During this unit, we are learning about the monopolies in business following the Civil War. Huge businesses arose after the war and in many cases, one company would gain control of an entire industry, creating a monopoly. These monopolies are controversial because they both helped and hurt the economy and the people after the Civil War. Two men in particular prospered immensely during this time and became leaders of monopolies, Rockefeller and Carnegie. We learned about these topics by analyzing articles about them and watching videos from ABC Clio. We were split into groups and each group had to analyze these sources thinking about either the key people, main ideas, important events, and essential terms. We all took notes on these sources in one big class Google Document. Then, we all, as a class, had to come up with an essential question for this unit. We decided that our essential question was going to be: How did the actions of monopolistic leaders, such as Rockefeller and Carnegie, affect the common worker?
John D. Rockefeller was a very competitive man. He eventually became the leader of the oil industry. He became a wealthy man by helping the Union during the Civil War. When oil started being drilled, he saw an opportunity to prosper. He opened up a few oil companies to start pumping oil, and he started buying other competitors around him. When the depression hit, many oil companies around him started to crash, but his was able to stay efficient and strong. He saw this as an opportunity for even more power and was able to expand his company and prosper while others were crumbling. He bought out most of the oil companies in the U.S. and started partnering with intelligent business partners such as Henry Flagler. If he wasn't able to buy a company, he would partner with them so he was still able to regulate prices and gain power. He was able to keep production costs low meaning lower prices for the population. He founded the Standard Oil Company which absorbed almost all of the competing oil companies and was able to negotiate lower shipping prices, stabilizing and lowering oil prices. However, people got nervous about his ruthlessness and having too much power, and they thought he was just making decisions for greed and money. They eventually took it to the Supreme Court where he was forced to disperse his trusts. He gave lots of his money to charities and donated to education, medicine, and science. He believed strongly in spreading his wealth, and he said in an interview with William Hoster " I believe the power to make money is a gift of God ... to be developed and used to the best of our ability for the good of mankind. Having been endowed with the gift I possess, I believe it is my duty to make money and still more money and to use the money I make for the good of my fellow man". He was able to become one of the wealthiest men in U.S. history because of his monopoly.
Andrew Carnegie controlled a similar monopoly in the steel industry. He too became wealthy by helping the Union during the Civil War. However, he was very poor as a child so he knew what it was like to be a common and poor worker. After the war, he realized that steel production was deteriorating, and he invested all his money in it to help it out. Carnegie knew the great need for steel, and tried to get advice from Europe on how to make it flourish. He was able to figure out a way to make high quality steel for lower prices he kept production costs, wages, and salaries low. He then grew even more with vertical integration which allowed him to control the raw materials, transportation, and dispersion of steel, meaning he controlled every part of steel. Common people became mad at Carnegie. A group called the iron and steel workers' union wanted to keep some power of their own and create better contracts for the workers, and word leaked that Carnegie planned to destroy them. This resulted in the brutal battle of Homestead Strike. However, he was able to keep expanding the company by buys materials at lower prices because of the depression, and he was the leader of the industry.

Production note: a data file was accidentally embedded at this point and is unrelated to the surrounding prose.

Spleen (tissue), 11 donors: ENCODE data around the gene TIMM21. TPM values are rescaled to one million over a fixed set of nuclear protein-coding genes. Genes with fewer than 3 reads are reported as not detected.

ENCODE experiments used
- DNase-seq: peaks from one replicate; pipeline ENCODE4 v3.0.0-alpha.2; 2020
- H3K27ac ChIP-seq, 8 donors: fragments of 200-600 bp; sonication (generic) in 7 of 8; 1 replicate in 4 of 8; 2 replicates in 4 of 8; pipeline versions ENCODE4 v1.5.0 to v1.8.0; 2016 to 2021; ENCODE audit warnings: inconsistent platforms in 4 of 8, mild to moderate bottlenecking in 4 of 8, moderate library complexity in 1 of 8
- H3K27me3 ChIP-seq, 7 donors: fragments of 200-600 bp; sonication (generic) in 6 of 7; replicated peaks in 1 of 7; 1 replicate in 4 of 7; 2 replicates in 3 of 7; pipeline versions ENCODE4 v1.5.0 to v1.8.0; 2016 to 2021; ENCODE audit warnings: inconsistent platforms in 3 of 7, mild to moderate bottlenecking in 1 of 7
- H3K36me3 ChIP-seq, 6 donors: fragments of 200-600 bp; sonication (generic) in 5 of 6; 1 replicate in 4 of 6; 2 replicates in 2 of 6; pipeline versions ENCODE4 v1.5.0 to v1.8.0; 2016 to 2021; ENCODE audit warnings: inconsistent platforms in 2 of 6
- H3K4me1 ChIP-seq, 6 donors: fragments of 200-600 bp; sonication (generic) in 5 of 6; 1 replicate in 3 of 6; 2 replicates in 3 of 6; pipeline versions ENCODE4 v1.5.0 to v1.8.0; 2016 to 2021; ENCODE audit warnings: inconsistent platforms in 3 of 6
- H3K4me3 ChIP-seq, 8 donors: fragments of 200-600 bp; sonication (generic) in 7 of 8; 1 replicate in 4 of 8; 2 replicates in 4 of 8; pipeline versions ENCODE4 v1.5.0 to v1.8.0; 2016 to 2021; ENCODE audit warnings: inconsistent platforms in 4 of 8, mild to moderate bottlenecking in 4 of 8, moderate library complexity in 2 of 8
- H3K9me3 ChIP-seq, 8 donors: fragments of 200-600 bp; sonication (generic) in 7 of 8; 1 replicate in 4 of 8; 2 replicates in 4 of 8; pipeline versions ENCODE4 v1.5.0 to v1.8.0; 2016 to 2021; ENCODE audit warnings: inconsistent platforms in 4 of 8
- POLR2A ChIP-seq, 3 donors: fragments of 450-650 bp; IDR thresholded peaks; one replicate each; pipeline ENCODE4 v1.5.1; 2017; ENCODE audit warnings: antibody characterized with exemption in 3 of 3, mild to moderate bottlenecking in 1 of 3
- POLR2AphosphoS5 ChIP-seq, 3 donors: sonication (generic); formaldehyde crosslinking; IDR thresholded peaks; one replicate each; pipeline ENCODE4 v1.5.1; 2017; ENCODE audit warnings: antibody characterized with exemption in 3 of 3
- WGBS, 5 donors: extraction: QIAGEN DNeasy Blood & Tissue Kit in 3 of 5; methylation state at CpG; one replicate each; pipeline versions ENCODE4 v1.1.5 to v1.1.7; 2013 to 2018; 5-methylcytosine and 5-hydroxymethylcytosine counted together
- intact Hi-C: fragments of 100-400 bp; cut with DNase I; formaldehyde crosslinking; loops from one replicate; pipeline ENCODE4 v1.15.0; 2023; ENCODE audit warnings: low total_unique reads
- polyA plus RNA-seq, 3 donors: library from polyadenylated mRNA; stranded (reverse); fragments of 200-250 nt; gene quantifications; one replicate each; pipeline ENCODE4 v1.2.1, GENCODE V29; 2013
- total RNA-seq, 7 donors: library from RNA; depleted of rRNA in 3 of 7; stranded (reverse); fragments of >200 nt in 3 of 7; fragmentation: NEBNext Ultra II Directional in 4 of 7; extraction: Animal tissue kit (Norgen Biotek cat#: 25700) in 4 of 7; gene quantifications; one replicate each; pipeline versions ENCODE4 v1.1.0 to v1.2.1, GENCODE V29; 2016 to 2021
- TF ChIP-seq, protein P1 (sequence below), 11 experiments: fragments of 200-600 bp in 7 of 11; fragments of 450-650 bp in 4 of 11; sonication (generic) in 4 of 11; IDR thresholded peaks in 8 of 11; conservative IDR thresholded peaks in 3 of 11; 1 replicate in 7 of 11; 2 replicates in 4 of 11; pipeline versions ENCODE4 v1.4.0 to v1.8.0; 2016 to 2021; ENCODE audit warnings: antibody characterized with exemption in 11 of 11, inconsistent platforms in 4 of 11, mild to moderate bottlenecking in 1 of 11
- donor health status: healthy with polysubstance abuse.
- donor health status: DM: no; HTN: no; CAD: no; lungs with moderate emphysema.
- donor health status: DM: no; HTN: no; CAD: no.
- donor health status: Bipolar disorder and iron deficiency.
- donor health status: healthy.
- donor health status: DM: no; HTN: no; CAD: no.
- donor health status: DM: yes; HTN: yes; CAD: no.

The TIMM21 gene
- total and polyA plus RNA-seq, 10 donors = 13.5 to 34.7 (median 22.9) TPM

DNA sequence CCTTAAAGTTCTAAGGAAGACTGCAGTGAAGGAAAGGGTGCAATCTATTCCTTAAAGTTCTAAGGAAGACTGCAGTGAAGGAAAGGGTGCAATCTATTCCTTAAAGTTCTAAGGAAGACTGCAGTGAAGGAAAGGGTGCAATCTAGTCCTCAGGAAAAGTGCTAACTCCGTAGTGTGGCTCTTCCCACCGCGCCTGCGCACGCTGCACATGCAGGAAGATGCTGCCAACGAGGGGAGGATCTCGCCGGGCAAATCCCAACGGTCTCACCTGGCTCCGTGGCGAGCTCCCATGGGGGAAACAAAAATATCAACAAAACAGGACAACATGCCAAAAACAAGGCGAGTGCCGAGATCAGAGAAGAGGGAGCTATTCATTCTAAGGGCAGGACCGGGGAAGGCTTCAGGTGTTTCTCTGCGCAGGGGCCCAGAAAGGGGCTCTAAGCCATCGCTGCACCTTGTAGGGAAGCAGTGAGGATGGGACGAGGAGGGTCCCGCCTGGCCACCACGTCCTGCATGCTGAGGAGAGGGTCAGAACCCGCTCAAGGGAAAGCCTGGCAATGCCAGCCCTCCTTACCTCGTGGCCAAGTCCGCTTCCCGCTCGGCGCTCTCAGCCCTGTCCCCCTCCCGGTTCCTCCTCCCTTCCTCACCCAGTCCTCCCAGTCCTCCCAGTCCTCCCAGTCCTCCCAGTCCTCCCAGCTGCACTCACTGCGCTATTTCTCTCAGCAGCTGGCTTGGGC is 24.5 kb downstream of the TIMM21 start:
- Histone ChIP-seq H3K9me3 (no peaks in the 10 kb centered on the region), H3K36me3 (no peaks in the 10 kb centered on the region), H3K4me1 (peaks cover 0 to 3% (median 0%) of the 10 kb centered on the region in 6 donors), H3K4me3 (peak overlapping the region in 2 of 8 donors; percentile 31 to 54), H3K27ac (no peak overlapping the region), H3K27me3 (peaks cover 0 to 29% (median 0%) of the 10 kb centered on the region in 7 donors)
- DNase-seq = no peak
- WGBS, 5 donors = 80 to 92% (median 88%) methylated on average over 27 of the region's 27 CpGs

Even though these monopolies were able to help the U.S. by lower prices and increasing production, the common worker struggled immensely. Big monopolies also lowered wages and salaries to make bigger profits which was bad for the common worker. Monopolistic leaders wanted the most profit possible and since they had so much power, they could give workers very low wages. They controlled whole business so if a worker didn't like the way they did something, they had to stay in the job because they couldn't go anywhere else; everything was controlled by that one person. So workers had to deal with the bad wages to make sure they kept their jobs or else there weren’t many other job options. The common man didn't like one person controlling all of the business like a dictatorship and becoming rich in a time of depression. They tried to rebel a few times with events such as the Homestead Strike, but the leaders were very powerful. Carnegie grew up poor, so he knew the mindset and problems of the common and poor worker. However, he forgot about them and didn’t help them when he became rich and successful. This frustrated workers during economic depression, but they didn’t have much of a choice. The following picture shows how the common worker was completely at the mercy of the monopolistic leaders, and they could decide how to manage the money of the U.S.